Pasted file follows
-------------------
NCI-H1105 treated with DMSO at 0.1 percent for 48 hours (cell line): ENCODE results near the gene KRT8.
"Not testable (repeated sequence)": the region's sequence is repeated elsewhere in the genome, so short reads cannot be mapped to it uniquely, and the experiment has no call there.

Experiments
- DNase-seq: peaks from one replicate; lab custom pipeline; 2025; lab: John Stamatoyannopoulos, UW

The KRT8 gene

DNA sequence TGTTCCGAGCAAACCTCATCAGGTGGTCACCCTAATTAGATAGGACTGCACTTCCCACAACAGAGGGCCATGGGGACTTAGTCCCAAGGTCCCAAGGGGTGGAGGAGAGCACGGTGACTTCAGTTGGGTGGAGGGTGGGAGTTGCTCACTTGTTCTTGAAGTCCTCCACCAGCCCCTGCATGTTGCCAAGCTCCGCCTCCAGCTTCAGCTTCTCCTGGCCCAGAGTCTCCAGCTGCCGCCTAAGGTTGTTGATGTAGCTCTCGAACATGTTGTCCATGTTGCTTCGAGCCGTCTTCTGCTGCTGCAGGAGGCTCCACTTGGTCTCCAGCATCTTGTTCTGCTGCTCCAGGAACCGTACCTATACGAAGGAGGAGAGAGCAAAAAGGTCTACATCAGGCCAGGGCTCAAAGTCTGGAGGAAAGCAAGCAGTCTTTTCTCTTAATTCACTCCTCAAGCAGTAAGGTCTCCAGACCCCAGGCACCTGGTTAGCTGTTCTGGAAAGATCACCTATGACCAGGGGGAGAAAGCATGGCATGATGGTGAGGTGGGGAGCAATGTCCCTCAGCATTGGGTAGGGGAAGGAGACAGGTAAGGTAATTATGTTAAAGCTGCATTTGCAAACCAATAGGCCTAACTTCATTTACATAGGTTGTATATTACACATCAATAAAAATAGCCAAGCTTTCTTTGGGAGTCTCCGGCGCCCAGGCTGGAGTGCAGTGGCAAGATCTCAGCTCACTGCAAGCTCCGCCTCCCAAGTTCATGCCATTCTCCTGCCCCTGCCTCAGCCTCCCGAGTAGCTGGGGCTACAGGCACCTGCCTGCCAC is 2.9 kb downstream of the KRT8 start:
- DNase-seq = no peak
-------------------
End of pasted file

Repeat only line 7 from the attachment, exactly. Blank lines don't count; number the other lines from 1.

- DNase-seq = no peak